Gender-bending, Bette Davis, and redneck witchcraft in the 1970s

It’s back to the early 1970s, when I was just a wee child, for a threesome of films featuring female horror veterans.


You’d never expect Hammer Films to challenge the norm in one of its classic horror adaptations. But Dr. Jekyll & Sister Hyde could be covered in a queer film studies class for being way ahead of its time. I was only two when it was released, but I imagine it must have been much more shocking to audiences than the likes of the 1995 comedy Dr. Jekyll & Ms. Hyde.

The film could be interpreted as being about a man coming to terms with his latent homosexuality (it probably was back then), but this is much more aligned with the idea that Jekyll is coming to terms with the fact that he’s actually a heterosexual woman. I saw it as a film about a man finally embracing his transgender identity.

Jekyll is so wrapped up in his research that he has no interest in dating women, even though the young woman living in his building keeps throwing herself at him. In trying to find the elixir of life, Jekyll begins extracting female hormones from women he kills—prostitutes, because it’s quite common for Hyde to be interwoven with the real-life Jack the Ripper in horror films.

Jekyll soon determines that his potion turns males into females….so he drinks it. He likes what he sees. He likes the feel of his boobs. He can’t resist taking the drink more often. He gets Sister Hyde to do his dirty work She becomes the killer of women, almost as if Jekyll is taking out his jealousy against women who were born women.

In a queer moment, a man who is attracted to Sister Hyde runs into Jekyll on the street and asks him about his sister. Jekyll almost can’t fight the urge to identify himself as her and even sensually caresses the man’s face.

In a stunning scene, Sister Hyde seduces Jekyll’s male friend then brutally stabs him, but as she does, the friend begins seeing Jekyll instead of her. And when Jekyll comes to, he looks in the mirror and says “I must be rid of you” to his own reflection, not that of Sister Hyde. Sister Hyde is taking over the body and Jekyll can barely suppress her and her natural longings. She openly says that she is the stronger of the two and Jekyll is weak, and then realizes she must stop any love interest from enticing Jekyll to remain in control…

There’s a great stained glass window transformation scene, and not surprisingly, the film ends with a message of the woman being the weaker sex. Hey, it was still pretty groundbreaking despite that final offense, and horror and monster movie veteran Martine Beswick is awesome as Sister Hyde.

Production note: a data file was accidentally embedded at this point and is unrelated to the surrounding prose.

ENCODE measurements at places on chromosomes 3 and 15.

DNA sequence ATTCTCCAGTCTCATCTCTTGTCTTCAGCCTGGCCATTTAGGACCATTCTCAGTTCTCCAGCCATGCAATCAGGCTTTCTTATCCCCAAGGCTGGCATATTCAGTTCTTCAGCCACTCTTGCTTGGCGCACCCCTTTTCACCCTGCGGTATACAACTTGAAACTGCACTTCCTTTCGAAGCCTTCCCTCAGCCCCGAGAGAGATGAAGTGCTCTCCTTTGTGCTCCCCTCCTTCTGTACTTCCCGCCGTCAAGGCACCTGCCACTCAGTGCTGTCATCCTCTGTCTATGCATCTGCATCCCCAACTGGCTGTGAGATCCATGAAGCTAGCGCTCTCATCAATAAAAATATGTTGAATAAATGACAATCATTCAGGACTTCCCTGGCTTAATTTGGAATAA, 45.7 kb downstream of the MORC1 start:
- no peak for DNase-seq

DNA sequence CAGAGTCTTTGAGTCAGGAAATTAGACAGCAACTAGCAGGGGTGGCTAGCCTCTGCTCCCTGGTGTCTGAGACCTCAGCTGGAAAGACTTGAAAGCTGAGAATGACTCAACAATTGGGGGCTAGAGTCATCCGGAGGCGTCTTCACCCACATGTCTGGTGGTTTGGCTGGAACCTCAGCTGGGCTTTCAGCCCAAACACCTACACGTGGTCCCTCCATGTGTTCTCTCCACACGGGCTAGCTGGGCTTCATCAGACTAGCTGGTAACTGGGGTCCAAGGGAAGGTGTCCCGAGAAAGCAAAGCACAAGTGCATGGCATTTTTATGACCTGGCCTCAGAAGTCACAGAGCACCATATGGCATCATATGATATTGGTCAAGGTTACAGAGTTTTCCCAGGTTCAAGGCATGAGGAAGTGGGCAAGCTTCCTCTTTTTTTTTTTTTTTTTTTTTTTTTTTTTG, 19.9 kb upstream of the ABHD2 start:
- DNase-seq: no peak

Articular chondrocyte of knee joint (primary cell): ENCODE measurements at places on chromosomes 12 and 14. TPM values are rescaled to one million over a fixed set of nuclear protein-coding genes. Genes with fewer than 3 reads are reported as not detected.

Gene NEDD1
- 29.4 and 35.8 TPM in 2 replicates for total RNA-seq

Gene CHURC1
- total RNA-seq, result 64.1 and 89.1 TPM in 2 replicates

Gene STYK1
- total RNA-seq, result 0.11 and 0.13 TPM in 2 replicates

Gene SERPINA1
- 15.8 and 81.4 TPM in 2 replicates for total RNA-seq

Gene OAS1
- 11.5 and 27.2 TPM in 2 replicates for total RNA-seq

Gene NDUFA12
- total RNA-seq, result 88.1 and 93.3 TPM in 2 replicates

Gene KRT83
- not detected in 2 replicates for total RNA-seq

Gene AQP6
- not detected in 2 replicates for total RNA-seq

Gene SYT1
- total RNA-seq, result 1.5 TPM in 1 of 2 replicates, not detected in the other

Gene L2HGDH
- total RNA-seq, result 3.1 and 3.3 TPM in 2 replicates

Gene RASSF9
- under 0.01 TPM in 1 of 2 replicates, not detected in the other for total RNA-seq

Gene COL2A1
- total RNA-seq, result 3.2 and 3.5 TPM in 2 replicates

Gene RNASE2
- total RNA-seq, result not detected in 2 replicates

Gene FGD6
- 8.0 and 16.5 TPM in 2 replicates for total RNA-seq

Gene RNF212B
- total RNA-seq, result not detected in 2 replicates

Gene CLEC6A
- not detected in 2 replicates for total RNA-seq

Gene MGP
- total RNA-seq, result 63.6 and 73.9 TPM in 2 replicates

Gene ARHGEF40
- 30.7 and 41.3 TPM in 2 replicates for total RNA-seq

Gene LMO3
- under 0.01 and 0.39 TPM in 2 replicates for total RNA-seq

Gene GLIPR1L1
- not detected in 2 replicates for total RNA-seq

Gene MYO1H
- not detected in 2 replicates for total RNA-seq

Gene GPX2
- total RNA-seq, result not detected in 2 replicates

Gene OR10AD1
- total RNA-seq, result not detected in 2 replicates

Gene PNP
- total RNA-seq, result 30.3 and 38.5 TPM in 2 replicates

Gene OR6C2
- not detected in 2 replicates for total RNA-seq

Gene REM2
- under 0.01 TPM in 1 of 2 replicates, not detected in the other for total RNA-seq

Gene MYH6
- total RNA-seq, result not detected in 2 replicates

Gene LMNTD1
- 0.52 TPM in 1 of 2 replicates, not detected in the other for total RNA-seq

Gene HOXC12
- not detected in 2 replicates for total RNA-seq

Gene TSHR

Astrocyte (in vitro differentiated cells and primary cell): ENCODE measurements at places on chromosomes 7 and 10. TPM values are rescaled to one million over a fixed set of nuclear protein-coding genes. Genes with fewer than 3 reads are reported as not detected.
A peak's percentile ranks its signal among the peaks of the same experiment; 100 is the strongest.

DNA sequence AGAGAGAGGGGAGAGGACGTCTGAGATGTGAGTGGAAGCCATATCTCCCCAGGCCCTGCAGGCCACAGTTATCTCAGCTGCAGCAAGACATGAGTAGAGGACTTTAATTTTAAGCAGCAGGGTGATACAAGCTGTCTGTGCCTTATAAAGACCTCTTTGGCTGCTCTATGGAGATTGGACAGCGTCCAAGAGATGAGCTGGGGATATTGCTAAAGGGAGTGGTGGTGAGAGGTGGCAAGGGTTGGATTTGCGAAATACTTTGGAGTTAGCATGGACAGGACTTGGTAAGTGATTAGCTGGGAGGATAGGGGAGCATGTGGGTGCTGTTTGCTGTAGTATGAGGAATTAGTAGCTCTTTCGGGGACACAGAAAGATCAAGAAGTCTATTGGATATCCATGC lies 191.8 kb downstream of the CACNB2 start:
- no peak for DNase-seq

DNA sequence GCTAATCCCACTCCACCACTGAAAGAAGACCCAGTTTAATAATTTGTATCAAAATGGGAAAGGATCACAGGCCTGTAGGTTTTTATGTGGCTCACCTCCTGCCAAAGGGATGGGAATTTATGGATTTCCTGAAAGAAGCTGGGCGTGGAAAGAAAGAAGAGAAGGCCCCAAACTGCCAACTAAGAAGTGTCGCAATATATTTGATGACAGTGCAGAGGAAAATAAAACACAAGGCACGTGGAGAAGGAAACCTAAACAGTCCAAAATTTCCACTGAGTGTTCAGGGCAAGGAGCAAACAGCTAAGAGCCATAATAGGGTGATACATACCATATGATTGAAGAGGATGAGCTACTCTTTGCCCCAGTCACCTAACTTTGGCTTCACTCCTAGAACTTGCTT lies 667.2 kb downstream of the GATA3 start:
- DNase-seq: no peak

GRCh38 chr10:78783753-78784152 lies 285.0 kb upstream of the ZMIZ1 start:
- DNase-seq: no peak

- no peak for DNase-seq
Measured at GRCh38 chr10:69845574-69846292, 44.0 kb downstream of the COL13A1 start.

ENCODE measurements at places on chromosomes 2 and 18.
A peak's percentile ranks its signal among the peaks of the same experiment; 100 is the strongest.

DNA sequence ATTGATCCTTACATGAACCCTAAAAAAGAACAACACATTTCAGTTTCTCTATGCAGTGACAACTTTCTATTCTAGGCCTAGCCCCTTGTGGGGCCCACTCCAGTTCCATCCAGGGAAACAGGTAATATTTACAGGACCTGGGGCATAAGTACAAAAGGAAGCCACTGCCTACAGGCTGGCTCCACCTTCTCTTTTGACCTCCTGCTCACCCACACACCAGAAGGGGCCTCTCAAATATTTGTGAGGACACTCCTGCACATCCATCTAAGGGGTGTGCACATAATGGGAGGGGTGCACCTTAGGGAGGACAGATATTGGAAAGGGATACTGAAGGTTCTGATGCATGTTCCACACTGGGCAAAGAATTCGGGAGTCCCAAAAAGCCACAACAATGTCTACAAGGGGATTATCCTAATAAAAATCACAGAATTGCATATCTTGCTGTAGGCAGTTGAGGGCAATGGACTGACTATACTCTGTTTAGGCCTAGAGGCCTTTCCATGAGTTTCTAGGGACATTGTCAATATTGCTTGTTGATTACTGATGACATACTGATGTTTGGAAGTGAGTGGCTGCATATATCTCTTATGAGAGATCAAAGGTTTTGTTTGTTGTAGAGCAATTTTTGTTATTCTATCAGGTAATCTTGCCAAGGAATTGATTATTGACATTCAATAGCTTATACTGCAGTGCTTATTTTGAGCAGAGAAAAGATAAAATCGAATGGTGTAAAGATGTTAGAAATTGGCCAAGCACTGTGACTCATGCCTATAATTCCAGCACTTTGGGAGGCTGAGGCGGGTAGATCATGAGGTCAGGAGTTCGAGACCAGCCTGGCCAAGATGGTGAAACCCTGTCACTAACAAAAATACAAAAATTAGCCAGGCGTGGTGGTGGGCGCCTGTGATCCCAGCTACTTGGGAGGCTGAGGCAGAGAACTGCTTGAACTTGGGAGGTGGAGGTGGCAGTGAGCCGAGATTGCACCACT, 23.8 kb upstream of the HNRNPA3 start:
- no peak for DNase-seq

HEX (aka: Charms) (1973)

How does a western witch movie turn out to be such a psychedelic drug trip? Is every character in the movie cursed, or are they just tripping on some bad weed? I’ll never know.

Taking place in the early 1900s, this film is loaded with anachronisms, making it hard to tell what time period it actually is while adding to the feeling of being totally loopy.

A biker gang drives into a town, gets into trouble with the locals, and hides out on the farm of two sisters.

They have a lot of fun and get high, but then one dude tries to rape one of the sisters.

The other sister, played by Cristina Raines of The Sentinel and Nightmares, lets them stay, but hexes them.

Soon everyone is tripping out, being seduced, seeing things (mostly natures creatures), and dying.

Don’t take that as a positive, because there is little in the way of nudity, gore, or violence. This movie is all talk.

The cast includes Keith Carradine, Gary Busey, Dan Haggerty.

There’s also a car that I was convinced was Chitty Chitty Bang Bang and was going to take flight at any minute.



This little horror thriller is pretty predictable these days, but it’s surprising that it goes where it does in the end considering the time at which it was made. I won’t give it away, but it is definitely a made-for-TV answer to a couple of shockers from the sixties, including a major hit from a famous director.

Peggy desperately needs a job, so she applies at the home of a man (Marlo Thomas’s boyfriend Donald from That Girl) and his mother, played by Bette Davis.

Bette makes it clear she doesn’t want Peggy there, while the son begins to cozy up to her due to their shared interest in creating sculptures. In fact, he has a whole studio where he makes these freakishly cool statues in blood red.

Meanwhile, Peggy becomes too involved in the family’s secret, including why Bette’s daughter left home. She also simply has to know why she has been warned to never go in the room above their garage. Uh-oh.

The film is very minor on murder (but there is murder), and there’s a ghostly female apparition roaming around the grounds to add to the eerie atmosphere, but I’m pretty sure any horror veteran will figure out where this is headed before it gets there.

About Daniel

I am the author of the horror anthologies CLOSET MONSTERS: ZOMBIED OUT AND TALES OF GOTHROTICA and HORNY DEVILS, and the horror novels COMBUSTION and NO PLACE FOR LITTLE ONES. I am also the founder of BOYS, BEARS & SCARES, a facebook page for gay male horror fans! Check it out and like it at
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